Growing up, I was a fat kid -- things haven't changed -- and I looked forward to egg nog every Christmas. I would drink tons of the stuff -- thinking, "It's milk, so it's good for you, right?" It wasn't until years later, during one of my thinner periods, that I actually looked at the nutritional information on the carton of egg nog....and holy shit! There's a lot of fat and cholesterol in there. In my warped imbiber's reality, I decided that adding booze cut down on all of that. So every Christmas, I'd get some cognac and add it to the egg nog. Healthier, right? No. But it tasted great, and made me feel even better.
Then, about ten years ago, I was at a friend's house for a holiday party, and he was serving a Tom & Jerry punch.
I had never heard of the drink, which was basically a hot nog with booze. He said that his family in the Midwest had been serving them all his life. The Tom & Jerry was rich, creamy, spicy and boozy. My inner fat kid jumped for joy!. And...my outer fat kid got really drunk. So I decided then that I would serve them every holiday season. And I did the research.
It turns out that in 1862, The Professor, Jerry Thomas, included the Tom & Jerry in his cocktail book (the first cocktail book ever): How to Mix Drinks or The Bon-Vivant's Companion. All of his life, he claimed that he'd created the drink. Unfortunately, that was a bit of a stretch. The Tom & Jerry was mentioned first in print in 1827, three years before The Professor was born. He did, however, make the beverage wildly popular, in a way making it his own.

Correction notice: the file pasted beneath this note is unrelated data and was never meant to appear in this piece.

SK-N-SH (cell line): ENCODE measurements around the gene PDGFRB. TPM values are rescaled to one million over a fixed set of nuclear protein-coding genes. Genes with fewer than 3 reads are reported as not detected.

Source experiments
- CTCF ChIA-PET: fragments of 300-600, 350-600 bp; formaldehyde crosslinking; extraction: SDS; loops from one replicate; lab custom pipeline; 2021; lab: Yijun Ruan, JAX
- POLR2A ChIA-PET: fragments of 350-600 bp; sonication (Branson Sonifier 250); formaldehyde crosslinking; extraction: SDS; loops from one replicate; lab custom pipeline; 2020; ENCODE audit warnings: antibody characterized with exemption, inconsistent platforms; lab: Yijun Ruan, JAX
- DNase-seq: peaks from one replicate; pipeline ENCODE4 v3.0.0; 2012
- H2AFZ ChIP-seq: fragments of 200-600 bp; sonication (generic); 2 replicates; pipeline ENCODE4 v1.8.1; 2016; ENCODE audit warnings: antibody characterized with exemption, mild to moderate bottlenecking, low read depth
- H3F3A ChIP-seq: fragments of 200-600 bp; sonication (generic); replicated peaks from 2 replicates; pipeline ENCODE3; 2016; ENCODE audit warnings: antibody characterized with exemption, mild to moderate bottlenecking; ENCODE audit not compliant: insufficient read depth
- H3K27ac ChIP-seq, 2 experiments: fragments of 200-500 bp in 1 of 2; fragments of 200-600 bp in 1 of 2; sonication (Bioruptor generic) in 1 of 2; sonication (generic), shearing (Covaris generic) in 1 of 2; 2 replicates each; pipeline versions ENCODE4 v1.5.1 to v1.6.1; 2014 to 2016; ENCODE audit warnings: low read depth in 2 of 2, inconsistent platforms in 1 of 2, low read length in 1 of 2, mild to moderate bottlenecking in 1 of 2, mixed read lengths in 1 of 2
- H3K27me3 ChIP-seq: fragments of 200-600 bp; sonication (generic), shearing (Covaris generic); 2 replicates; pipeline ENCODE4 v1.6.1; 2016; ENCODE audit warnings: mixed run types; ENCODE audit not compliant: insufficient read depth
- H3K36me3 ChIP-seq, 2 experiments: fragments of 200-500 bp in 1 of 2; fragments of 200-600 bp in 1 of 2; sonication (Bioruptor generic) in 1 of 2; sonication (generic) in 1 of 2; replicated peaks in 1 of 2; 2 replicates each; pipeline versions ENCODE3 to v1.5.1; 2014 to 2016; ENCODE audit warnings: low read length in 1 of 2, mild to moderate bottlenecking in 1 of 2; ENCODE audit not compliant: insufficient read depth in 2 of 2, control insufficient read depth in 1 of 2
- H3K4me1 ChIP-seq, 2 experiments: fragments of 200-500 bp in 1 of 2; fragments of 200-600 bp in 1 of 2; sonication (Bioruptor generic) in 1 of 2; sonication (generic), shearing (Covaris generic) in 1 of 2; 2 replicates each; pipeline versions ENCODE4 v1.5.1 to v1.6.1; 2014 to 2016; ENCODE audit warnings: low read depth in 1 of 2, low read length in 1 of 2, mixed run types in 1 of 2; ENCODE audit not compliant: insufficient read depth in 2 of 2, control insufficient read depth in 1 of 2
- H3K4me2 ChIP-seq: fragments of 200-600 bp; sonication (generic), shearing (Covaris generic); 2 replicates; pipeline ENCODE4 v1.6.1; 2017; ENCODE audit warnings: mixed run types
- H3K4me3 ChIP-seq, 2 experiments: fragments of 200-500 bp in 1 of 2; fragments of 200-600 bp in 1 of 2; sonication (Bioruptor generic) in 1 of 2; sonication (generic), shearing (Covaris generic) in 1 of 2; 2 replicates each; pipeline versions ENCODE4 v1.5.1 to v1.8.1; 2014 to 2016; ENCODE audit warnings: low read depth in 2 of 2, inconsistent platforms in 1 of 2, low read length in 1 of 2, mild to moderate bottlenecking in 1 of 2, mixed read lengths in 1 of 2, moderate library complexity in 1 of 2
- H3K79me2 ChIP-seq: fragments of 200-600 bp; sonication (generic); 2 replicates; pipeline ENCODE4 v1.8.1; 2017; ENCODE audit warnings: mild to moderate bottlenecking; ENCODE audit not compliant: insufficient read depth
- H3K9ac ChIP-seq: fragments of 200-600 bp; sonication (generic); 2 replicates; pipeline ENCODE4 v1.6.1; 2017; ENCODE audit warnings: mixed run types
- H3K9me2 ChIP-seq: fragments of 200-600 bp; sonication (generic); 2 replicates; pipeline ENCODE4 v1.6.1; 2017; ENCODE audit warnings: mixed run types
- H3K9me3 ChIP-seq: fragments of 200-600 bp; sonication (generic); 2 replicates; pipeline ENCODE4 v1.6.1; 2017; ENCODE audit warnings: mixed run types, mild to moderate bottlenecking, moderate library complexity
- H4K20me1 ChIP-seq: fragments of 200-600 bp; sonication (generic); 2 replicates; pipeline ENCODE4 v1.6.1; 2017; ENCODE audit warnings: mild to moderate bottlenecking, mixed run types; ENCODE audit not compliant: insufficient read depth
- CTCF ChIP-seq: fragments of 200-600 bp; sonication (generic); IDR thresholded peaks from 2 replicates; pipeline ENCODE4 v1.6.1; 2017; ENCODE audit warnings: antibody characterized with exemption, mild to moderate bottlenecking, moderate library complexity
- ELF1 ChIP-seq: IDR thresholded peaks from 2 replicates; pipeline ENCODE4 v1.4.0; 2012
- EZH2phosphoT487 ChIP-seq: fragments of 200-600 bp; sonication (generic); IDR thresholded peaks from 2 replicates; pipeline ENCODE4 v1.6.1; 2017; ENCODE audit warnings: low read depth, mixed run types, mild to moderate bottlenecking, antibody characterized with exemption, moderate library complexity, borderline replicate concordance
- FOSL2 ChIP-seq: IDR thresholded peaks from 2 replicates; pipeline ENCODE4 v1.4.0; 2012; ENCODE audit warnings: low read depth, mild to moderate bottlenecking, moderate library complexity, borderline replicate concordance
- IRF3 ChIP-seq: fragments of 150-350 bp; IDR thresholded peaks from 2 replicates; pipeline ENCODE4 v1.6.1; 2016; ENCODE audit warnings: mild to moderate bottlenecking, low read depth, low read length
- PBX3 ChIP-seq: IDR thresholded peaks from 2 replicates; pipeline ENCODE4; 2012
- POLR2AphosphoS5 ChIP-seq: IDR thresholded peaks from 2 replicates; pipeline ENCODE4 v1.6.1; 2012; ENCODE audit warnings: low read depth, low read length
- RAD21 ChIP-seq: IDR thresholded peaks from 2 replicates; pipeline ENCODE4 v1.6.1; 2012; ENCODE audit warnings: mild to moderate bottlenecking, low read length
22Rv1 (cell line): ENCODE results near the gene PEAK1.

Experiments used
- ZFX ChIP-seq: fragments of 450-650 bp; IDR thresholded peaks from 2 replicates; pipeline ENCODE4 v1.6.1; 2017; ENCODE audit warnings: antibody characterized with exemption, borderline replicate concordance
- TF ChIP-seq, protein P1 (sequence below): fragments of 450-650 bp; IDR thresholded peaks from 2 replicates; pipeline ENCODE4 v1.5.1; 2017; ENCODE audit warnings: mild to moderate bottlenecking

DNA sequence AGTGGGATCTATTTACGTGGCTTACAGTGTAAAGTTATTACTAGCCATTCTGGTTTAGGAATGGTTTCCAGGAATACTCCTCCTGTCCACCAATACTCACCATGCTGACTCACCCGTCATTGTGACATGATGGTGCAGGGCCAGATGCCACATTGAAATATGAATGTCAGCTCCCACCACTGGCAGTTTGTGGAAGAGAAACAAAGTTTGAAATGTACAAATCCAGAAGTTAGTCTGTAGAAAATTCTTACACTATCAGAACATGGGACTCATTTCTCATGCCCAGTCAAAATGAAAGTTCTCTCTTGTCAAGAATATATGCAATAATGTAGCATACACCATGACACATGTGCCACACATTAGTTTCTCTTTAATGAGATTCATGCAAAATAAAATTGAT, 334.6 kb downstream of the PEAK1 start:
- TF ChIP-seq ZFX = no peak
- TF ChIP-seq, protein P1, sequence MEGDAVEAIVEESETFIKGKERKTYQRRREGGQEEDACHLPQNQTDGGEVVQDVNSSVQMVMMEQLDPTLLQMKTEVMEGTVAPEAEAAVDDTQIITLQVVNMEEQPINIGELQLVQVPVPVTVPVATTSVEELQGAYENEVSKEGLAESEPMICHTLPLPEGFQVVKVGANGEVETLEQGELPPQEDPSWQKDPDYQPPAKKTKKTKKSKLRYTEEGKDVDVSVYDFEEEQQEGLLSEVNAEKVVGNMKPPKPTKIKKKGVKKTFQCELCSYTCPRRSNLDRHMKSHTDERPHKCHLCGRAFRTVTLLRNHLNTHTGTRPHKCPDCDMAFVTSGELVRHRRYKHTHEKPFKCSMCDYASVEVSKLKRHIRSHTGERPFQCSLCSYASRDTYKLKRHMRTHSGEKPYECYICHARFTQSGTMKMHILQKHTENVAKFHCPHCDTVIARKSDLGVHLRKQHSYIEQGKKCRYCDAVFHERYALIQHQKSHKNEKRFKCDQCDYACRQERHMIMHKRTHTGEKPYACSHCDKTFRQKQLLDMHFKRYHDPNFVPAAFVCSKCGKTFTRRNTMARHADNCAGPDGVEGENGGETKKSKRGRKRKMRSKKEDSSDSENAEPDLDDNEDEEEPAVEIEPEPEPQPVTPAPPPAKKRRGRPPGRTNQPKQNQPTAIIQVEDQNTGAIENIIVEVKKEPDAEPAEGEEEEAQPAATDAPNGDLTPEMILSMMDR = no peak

There was a time when you could find Tom & Jerrys served in many establishments. It was a perfect eye-opener, an excellent breakfast drink -- it has eggs in it, right? But by the early 1900s, punch -- and the Tom & Jerry -- had gone out of fashion, relegated to a holiday beverage, served by families across the country.
So this holiday season, I decided to serve you a traditional festive punch: the Tom & Jerry (adapted from David Wondrich's take on Jerry Thomas's recipe).
Tom & Jerry (batter) 4 oz. brandy 12 eggs 1 cup raw sugar 1.5 teaspoon ground cinnamon .5 teaspoon ground allspice .5 teaspoon ground clove 1 gallon whole milk
Separate the eggs. Beat the whites to a froth, liquefy the yolks. Beat sugar, cinnamon, allspice, clove and brandy into the yolks. Fold in the whites. Heat the milk in a crockpot or double boiler and keep it to the side.
For each drink: 1 oz. cognac 1 oz. Jamaican rum 4 oz. very hot milk 2 tablespoons T&J Batter 1 whole nutmeg
If you like this story, consider signing up for our email newsletters.
SHOW ME HOW
You have successfully signed up for your selected newsletter(s) - please keep an eye on your mailbox, we're movin' in!
In a ceramic mug, add the batter, cognac and rum. Stir in 4 oz. hot milk. Grate nutmeg over top and serve.
Have an excellent holiday! I'll be back next week with some tips on New Year's Eve.
Sean Kenyon knows how to pour out both drinks and advice. A third-generation bar man with 25 years behind the bar, he is a student of cocktail history, a United States Bartenders Guild-certified Spirits Professional and a BAR Ready graduate of the prestigious Beverage Alcohol Resource Program. You can often find him behind the bar at Euclid Hall, or at his new bar, Williams & Graham --- and here most weeks, where he'll answer your questions. Post them in the comments section below.